Flashbacks to Andor’s childhood seem unnecessarily added, as if someone thought an origin of an origin of an origin of Star Wars was a good idea.
Is it a good message to send young girls that they can be bad and do what they want for a little while but when the rubber hits the road they must toe the line?
The saying goes that all press is good press, but how true can that be if alleged drama surrounding a film overshadows the merits of the film itself?
Together, [Ti] West and [Mia] Goth created an inventive, unique slasher genre, and a movie worth rewatching several times.
Director Gina Prince-Bythewood films through the lens of Blackness, highlighting the beauty, strength, and fierceness of Black people, unlike most stories about the slave trade that wallow in Black trauma and are filmed as education for white audiences.
Writer/director Zach Cregger takes a simple premise and spins it into a series of unexpected permutations. Some tropes work better than others, but we’ll give him credit for inventiveness.
Smoczyńska’s idiosyncratic vision distinguishes what otherwise might have been an overly literal telling of their story, and of their own stories.
I have no idea how an A-list cast like this was hoodwinked into participating in this wink-wink nudge-nudge snooze fest.
The apparent dryness of Tsai’s films is but a facade, a layer under which a body of water—perhaps, like in one of his films, a river—is waiting to be found.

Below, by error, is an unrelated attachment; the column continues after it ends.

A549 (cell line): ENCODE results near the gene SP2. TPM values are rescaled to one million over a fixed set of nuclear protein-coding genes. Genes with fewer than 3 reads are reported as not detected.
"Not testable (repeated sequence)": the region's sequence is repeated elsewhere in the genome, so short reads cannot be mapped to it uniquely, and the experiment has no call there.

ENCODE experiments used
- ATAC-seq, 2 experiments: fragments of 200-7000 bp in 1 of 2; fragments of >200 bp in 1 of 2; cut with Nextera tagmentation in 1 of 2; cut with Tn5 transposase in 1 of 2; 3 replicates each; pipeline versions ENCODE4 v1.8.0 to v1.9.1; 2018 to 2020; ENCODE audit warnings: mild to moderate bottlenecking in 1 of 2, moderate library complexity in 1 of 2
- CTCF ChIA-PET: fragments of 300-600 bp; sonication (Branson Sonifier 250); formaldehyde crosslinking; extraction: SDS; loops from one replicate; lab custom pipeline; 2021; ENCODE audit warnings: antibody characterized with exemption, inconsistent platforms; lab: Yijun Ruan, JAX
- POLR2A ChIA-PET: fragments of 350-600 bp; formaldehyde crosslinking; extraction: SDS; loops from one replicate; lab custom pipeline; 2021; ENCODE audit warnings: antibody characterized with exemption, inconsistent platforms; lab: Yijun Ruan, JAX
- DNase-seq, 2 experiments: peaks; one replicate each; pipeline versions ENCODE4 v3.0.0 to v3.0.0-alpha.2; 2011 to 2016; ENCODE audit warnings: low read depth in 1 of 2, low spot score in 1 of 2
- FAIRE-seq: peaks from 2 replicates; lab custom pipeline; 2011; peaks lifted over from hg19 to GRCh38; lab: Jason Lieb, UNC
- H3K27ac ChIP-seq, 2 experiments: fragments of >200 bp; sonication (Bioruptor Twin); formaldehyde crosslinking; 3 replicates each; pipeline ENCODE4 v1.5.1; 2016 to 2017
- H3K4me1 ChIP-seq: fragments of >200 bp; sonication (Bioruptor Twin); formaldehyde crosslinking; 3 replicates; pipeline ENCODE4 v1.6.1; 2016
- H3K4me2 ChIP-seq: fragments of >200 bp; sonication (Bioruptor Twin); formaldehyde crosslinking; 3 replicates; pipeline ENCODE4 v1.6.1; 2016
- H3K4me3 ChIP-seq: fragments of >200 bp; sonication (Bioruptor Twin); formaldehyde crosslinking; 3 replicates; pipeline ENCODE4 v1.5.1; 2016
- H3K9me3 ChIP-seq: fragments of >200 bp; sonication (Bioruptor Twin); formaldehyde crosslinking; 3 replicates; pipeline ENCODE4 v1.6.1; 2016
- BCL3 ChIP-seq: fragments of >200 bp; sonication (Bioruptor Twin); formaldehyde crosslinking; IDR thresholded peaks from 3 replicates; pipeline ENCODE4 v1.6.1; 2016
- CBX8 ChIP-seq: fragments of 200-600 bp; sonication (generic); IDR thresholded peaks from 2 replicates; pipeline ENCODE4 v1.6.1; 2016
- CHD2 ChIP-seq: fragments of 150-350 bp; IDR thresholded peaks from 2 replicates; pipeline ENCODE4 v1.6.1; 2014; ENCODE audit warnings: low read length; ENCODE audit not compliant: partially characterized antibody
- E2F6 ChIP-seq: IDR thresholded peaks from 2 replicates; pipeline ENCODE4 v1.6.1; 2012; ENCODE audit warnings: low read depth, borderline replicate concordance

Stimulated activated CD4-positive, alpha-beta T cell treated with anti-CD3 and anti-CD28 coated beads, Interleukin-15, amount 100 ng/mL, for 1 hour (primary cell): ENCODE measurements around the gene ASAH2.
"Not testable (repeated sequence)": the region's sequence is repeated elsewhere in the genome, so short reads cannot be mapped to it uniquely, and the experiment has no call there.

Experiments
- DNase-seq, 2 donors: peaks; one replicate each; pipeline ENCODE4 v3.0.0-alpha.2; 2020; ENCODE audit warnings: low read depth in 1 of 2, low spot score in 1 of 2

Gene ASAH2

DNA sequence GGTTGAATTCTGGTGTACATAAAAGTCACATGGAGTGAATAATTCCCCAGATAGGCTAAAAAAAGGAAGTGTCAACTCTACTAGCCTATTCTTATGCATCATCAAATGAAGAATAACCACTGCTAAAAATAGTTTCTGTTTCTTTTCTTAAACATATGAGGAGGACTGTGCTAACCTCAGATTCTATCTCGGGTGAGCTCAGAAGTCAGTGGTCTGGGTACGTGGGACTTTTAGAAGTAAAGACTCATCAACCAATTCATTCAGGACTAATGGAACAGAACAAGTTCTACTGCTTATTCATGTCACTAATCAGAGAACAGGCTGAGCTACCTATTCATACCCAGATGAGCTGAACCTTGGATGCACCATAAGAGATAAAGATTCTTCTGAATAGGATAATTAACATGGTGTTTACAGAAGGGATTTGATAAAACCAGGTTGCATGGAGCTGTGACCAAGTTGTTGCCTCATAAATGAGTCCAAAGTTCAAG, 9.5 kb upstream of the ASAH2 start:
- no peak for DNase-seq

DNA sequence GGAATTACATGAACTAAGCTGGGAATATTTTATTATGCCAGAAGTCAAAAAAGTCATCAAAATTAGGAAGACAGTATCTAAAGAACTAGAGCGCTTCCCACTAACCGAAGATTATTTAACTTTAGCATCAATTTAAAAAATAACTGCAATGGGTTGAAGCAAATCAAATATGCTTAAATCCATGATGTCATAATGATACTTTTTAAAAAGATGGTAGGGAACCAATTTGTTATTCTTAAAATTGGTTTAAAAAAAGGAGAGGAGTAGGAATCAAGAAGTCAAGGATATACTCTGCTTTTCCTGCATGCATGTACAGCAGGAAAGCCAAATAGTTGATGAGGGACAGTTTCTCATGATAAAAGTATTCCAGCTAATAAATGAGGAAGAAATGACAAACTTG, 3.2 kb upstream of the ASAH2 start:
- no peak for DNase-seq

From horror movie fests and indie short films to the best in queer and international cinema, you’re guaranteed to find something new to watch this season.
If you’re looking to fall in love with film and its potential to inspire, look no further than Celluloid Now.
This week, the WorldScene Film Residency culminates in a film festival curated to illuminate the struggles of young men entangled in the justice system, giving the detainees a voice to share their experiences with their community.
This is the Chicago theatrical premiere of The Batwoman and the U.S. theatrical premiere of The Panther Women.
Kline’s trick to getting everything to coalesce is commitment—of himself, his passion, and his love—resulting in a distinctly dark comedy that is worth seeing.
For those who grew up with any personal proximity to the Black church or religious homophobia, this movie will hit incredibly close to home.